When Will the Pop-Up Bubble Burst?

Kelly Chan explores how temporary architecture is changing our relationship to the built environment, and asks "how permanent is our current fascination for the temporary?"
May 12, 2012, 1pm PDT | Jonathan Nettler | @nettsj
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As the trend in temporary urbanism moves from the streets to the corridors of power, a new "triad of virtues: the light, the quick, and the cheap" (LQC) are hastening the replacement of the classical Vitruvian virtues of utility, durability, and beauty, observes Chan.

"Because of its low cost, modest appearance, and community-driven spirit, LQC architecture is often seen as a reflection of our times: this sudden infatuation for the temporary can be read as a pragmatic response to economic downturn as well as a material expression of the slow democratization of our cities.  But if and when current circumstances change, will cities abandon the temporary for more traditional solutions?"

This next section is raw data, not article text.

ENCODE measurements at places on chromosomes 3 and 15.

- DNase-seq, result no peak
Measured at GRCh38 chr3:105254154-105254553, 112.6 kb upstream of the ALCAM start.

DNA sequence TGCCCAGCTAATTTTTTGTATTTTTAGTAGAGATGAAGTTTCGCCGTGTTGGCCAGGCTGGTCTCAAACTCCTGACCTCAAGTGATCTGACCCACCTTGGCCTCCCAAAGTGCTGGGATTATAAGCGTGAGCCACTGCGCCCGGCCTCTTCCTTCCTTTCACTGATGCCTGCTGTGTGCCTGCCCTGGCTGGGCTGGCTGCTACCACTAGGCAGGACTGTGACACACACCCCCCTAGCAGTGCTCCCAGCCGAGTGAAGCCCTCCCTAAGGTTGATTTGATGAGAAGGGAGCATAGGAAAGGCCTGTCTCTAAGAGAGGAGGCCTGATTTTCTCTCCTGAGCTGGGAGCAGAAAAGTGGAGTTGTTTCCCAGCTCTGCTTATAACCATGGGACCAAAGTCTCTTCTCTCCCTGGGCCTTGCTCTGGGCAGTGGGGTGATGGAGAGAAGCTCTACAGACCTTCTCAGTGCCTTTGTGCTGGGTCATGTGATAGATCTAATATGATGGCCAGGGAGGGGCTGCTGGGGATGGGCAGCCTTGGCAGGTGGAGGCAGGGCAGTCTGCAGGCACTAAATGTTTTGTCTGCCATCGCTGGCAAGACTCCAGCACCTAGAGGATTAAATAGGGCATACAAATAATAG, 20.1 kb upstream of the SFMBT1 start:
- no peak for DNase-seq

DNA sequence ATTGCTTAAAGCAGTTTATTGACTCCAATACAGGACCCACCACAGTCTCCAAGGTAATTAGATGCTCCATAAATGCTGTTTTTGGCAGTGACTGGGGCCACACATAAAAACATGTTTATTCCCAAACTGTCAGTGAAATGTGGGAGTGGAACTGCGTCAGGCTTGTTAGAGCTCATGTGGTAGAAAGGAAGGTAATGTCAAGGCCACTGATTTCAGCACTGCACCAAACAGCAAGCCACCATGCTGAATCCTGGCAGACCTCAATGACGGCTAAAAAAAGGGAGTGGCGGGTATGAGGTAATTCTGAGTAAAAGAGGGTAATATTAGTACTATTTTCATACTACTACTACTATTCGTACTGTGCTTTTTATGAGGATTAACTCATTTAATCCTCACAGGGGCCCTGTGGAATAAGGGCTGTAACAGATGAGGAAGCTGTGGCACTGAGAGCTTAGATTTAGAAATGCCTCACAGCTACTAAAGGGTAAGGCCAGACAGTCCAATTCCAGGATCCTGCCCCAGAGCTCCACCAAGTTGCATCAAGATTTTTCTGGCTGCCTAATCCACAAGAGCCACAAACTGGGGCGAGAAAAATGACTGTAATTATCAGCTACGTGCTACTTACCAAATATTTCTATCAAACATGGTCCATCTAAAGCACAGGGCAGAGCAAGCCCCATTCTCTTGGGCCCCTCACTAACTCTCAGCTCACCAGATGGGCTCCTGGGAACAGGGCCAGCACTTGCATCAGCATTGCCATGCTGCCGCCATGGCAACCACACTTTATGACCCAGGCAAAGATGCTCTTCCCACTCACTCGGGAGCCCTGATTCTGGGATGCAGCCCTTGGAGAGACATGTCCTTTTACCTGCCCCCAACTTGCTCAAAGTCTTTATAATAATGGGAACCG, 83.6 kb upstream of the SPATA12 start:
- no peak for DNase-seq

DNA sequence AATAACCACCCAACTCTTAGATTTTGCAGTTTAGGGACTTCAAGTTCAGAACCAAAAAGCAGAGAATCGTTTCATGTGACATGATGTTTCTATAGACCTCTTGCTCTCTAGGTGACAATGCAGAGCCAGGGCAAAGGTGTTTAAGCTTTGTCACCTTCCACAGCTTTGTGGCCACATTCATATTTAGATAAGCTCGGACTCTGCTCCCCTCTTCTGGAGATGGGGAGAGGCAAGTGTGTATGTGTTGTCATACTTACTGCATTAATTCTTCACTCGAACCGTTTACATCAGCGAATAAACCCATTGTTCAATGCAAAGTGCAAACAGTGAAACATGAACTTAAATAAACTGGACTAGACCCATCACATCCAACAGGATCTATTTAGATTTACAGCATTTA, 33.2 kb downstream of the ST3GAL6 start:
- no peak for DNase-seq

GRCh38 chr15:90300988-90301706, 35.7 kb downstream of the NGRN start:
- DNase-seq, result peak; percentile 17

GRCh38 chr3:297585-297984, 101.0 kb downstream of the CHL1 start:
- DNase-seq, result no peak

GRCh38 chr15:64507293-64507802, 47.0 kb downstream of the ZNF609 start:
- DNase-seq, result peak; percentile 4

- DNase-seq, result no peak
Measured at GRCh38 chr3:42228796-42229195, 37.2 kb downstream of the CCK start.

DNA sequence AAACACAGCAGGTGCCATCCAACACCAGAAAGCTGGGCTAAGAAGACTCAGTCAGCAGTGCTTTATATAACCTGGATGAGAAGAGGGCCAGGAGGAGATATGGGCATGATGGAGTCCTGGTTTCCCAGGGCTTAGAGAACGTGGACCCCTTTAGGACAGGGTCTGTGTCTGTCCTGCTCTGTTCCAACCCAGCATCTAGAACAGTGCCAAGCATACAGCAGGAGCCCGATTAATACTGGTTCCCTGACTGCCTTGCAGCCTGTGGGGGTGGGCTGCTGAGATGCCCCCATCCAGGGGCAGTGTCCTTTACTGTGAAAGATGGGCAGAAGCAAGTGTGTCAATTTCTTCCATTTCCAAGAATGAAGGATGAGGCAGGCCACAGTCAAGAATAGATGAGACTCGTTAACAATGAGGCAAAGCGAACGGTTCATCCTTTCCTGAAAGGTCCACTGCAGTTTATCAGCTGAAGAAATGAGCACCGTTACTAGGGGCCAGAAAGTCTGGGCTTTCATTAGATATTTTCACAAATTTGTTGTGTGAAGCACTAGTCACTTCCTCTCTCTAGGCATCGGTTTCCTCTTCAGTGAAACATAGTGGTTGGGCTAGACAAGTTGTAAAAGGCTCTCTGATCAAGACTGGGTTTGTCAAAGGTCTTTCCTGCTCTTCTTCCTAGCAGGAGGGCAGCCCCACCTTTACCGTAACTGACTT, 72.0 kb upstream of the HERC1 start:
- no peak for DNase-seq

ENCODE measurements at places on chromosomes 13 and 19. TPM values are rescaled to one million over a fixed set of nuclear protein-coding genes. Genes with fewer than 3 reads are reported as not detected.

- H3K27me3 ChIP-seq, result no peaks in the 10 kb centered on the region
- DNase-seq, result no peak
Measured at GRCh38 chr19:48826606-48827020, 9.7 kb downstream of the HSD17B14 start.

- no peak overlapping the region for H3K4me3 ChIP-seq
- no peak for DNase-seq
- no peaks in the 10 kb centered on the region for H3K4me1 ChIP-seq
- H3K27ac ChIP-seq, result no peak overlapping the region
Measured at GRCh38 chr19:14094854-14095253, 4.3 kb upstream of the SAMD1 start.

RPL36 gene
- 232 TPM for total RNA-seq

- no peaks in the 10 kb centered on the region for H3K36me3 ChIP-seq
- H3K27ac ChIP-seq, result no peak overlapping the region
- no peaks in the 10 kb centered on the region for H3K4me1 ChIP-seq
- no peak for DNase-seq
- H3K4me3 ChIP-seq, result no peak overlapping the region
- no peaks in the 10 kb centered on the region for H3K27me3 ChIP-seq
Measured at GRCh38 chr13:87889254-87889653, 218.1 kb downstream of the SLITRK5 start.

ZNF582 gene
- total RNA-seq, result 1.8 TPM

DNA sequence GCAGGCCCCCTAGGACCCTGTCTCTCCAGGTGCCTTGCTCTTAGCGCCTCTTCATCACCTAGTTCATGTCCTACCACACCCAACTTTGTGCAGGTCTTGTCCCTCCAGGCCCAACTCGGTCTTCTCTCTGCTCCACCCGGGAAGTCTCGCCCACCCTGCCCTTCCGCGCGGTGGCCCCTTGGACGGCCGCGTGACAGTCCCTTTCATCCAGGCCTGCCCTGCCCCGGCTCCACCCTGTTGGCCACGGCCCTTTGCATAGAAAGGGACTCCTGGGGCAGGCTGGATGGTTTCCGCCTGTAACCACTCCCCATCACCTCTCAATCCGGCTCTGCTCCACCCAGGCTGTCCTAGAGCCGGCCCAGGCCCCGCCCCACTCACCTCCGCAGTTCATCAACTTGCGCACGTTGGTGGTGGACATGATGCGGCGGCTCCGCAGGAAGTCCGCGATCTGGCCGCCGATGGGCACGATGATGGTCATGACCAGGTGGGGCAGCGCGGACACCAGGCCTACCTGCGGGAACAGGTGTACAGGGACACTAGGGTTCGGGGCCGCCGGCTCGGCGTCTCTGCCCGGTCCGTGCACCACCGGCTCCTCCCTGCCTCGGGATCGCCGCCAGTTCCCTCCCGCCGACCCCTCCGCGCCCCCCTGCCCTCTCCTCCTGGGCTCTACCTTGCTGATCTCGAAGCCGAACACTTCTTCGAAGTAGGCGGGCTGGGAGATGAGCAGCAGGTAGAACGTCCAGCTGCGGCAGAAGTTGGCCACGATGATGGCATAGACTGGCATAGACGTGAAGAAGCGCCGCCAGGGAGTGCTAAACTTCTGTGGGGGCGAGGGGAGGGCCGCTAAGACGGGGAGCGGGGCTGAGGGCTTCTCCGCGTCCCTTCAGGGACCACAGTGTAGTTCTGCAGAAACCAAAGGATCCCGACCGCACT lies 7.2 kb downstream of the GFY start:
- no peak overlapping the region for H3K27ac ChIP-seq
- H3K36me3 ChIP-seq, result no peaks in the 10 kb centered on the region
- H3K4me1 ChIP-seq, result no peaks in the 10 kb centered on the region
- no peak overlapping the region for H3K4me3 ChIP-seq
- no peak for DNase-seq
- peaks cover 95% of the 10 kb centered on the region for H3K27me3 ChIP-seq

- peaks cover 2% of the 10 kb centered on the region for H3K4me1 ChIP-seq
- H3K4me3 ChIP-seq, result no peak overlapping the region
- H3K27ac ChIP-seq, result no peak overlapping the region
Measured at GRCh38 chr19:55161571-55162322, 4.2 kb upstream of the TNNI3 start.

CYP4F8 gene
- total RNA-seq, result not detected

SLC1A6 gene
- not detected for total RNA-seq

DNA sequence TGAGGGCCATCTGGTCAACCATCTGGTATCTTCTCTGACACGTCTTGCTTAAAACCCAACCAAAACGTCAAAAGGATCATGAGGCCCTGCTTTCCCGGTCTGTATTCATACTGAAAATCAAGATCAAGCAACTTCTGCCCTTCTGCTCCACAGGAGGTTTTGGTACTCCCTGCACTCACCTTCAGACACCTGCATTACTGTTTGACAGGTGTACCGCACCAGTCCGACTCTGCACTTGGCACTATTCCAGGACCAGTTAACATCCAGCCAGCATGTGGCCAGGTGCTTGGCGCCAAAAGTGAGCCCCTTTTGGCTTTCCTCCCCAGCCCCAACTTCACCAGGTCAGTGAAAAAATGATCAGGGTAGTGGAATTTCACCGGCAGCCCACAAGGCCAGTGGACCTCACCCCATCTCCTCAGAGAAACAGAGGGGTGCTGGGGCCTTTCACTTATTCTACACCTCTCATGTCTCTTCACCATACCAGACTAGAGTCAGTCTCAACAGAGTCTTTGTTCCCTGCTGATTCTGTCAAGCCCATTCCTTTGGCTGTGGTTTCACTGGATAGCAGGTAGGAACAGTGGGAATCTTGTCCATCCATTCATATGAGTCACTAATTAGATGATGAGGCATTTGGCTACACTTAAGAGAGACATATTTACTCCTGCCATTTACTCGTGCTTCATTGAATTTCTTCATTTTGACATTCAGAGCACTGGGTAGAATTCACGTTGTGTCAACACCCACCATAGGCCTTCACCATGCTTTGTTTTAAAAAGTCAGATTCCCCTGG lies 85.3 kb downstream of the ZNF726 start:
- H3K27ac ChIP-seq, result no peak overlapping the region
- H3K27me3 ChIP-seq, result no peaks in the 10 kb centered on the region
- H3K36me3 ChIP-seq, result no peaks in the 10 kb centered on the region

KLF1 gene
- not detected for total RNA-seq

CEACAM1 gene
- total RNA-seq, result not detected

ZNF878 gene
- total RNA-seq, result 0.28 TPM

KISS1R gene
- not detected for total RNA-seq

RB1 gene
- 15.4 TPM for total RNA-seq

"That is a difficult question to answer, as our conceptions of architecture are becoming increasingly unfixed. It seems that today's architects, planners, and city dwellers are actively redefining the binary that distinguishes the temporary and the permanent."

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